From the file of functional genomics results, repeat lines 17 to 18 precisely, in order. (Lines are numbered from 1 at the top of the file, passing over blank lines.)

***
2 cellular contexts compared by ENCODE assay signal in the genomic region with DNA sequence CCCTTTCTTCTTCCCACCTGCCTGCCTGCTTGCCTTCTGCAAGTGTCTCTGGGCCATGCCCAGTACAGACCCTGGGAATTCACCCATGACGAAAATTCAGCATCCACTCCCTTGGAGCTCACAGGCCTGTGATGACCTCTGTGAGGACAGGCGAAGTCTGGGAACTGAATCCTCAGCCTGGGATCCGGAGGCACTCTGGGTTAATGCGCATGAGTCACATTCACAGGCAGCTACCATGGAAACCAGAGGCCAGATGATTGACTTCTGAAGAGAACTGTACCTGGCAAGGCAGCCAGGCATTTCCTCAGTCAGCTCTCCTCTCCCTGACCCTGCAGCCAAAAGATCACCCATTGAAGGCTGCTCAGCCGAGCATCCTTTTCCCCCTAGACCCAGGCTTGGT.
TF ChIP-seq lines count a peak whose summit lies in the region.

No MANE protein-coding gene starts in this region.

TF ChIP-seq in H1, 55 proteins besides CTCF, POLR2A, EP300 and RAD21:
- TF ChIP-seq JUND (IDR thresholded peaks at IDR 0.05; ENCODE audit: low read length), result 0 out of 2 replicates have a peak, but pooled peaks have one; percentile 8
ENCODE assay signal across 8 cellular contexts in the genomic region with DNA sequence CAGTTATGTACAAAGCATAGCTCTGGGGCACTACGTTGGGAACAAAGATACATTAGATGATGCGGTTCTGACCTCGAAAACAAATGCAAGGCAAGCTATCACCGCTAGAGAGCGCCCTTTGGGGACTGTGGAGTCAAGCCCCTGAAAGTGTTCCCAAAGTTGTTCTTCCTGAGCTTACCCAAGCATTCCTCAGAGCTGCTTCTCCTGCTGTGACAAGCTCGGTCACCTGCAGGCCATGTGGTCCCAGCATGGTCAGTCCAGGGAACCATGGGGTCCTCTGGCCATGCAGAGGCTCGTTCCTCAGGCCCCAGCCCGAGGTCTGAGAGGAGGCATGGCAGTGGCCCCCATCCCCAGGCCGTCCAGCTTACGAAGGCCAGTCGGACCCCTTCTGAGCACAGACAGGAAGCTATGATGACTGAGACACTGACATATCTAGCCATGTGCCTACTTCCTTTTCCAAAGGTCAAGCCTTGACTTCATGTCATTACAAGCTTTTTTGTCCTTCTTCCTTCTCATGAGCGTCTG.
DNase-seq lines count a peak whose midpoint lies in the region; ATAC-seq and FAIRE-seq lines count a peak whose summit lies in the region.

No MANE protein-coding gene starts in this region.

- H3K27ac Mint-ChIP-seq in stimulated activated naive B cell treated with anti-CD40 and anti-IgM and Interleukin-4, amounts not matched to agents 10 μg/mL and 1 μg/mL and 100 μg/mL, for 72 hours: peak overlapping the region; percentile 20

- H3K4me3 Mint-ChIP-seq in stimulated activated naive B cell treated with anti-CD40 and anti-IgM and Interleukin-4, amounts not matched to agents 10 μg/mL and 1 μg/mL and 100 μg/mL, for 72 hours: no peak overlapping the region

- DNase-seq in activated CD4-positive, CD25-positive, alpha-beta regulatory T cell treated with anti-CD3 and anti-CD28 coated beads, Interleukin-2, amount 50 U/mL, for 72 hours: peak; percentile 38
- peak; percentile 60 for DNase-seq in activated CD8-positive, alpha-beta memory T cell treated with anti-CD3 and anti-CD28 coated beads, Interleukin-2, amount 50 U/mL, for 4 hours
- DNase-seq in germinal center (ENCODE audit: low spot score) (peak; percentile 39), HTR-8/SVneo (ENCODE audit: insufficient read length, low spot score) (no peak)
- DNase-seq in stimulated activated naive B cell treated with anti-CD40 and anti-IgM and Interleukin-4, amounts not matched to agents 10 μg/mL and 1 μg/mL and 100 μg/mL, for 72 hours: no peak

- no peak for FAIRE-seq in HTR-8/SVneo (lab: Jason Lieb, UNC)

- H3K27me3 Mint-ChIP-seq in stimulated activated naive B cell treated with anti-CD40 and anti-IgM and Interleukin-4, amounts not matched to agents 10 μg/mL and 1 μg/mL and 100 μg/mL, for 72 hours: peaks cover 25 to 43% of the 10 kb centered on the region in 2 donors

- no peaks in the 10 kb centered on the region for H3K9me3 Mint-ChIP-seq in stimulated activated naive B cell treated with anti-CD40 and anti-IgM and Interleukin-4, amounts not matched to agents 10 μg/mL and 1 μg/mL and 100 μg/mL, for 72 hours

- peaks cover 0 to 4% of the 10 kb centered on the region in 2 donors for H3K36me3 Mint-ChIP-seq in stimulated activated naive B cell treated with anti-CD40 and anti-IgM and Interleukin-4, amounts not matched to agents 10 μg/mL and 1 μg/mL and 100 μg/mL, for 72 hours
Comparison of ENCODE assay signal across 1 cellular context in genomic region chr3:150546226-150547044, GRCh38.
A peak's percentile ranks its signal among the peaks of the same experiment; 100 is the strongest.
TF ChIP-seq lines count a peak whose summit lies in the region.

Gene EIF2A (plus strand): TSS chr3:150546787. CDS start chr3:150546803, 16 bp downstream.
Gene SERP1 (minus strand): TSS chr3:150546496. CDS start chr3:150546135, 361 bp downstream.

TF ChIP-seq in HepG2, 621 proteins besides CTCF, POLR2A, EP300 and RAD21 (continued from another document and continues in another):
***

- no peaks in the 10 kb centered on the region for H3K9me3 Mint-ChIP-seq in stimulated activated naive B cell treated with anti-CD40 and anti-IgM and Interleukin-4, amounts not matched to agents 10 μg/mL and 1 μg/mL and 100 μg/mL, for 72 hours

- peaks cover 0 to 4% of the 10 kb centered on the region in 2 donors for H3K36me3 Mint-ChIP-seq in stimulated activated naive B cell treated with anti-CD40 and anti-IgM and Interleukin-4, amounts not matched to agents 10 μg/mL and 1 μg/mL and 100 μg/mL, for 72 hours